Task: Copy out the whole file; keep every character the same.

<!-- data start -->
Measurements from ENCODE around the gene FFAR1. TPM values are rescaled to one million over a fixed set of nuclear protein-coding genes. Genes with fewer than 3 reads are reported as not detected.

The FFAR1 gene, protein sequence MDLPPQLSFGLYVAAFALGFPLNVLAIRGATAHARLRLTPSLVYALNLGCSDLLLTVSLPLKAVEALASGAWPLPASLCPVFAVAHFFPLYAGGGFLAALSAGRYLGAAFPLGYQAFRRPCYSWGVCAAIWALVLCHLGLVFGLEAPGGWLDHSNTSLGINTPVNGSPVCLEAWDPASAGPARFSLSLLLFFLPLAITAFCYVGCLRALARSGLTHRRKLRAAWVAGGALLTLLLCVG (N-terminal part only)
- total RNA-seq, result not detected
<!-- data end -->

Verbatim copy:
Measurements from ENCODE around the gene FFAR1. TPM values are rescaled to one million over a fixed set of nuclear protein-coding genes. Genes with fewer than 3 reads are reported as not detected.

The FFAR1 gene, protein sequence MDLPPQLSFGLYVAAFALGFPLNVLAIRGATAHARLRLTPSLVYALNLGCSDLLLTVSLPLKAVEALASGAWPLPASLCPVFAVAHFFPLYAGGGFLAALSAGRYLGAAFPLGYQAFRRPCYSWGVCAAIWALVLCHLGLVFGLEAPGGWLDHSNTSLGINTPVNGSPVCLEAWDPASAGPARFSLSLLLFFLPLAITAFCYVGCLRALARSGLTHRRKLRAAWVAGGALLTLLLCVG (N-terminal part only)
- total RNA-seq, result not detected